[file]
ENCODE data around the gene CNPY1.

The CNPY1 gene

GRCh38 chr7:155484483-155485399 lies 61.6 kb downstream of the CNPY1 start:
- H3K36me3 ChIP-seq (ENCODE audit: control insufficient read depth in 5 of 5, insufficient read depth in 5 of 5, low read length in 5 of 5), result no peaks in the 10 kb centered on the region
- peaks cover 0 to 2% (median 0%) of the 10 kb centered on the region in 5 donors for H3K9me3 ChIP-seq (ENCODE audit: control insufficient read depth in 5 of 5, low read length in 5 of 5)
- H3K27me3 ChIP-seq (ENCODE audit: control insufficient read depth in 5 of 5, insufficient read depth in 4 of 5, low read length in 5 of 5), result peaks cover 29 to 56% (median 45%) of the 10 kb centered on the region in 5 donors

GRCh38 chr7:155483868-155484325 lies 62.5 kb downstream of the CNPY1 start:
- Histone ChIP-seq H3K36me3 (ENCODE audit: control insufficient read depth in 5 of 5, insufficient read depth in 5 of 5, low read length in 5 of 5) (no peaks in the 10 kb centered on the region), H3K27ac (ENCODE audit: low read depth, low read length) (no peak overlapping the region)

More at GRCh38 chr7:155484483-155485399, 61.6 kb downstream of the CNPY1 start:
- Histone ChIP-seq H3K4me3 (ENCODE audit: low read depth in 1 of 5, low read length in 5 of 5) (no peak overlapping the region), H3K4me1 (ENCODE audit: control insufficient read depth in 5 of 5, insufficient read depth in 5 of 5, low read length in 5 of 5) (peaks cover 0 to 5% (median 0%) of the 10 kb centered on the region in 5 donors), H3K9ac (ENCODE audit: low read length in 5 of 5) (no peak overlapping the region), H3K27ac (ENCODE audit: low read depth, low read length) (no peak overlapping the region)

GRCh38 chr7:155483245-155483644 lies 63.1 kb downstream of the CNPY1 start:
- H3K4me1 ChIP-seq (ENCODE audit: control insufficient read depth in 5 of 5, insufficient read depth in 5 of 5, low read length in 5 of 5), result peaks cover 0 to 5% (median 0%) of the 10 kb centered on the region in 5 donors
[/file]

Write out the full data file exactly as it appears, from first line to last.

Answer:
ENCODE data around the gene CNPY1.

The CNPY1 gene

GRCh38 chr7:155484483-155485399 lies 61.6 kb downstream of the CNPY1 start:
- H3K36me3 ChIP-seq (ENCODE audit: control insufficient read depth in 5 of 5, insufficient read depth in 5 of 5, low read length in 5 of 5), result no peaks in the 10 kb centered on the region
- peaks cover 0 to 2% (median 0%) of the 10 kb centered on the region in 5 donors for H3K9me3 ChIP-seq (ENCODE audit: control insufficient read depth in 5 of 5, low read length in 5 of 5)
- H3K27me3 ChIP-seq (ENCODE audit: control insufficient read depth in 5 of 5, insufficient read depth in 4 of 5, low read length in 5 of 5), result peaks cover 29 to 56% (median 45%) of the 10 kb centered on the region in 5 donors

GRCh38 chr7:155483868-155484325 lies 62.5 kb downstream of the CNPY1 start:
- Histone ChIP-seq H3K36me3 (ENCODE audit: control insufficient read depth in 5 of 5, insufficient read depth in 5 of 5, low read length in 5 of 5) (no peaks in the 10 kb centered on the region), H3K27ac (ENCODE audit: low read depth, low read length) (no peak overlapping the region)

More at GRCh38 chr7:155484483-155485399, 61.6 kb downstream of the CNPY1 start:
- Histone ChIP-seq H3K4me3 (ENCODE audit: low read depth in 1 of 5, low read length in 5 of 5) (no peak overlapping the region), H3K4me1 (ENCODE audit: control insufficient read depth in 5 of 5, insufficient read depth in 5 of 5, low read length in 5 of 5) (peaks cover 0 to 5% (median 0%) of the 10 kb centered on the region in 5 donors), H3K9ac (ENCODE audit: low read length in 5 of 5) (no peak overlapping the region), H3K27ac (ENCODE audit: low read depth, low read length) (no peak overlapping the region)

GRCh38 chr7:155483245-155483644 lies 63.1 kb downstream of the CNPY1 start:
- H3K4me1 ChIP-seq (ENCODE audit: control insufficient read depth in 5 of 5, insufficient read depth in 5 of 5, low read length in 5 of 5), result peaks cover 0 to 5% (median 0%) of the 10 kb centered on the region in 5 donors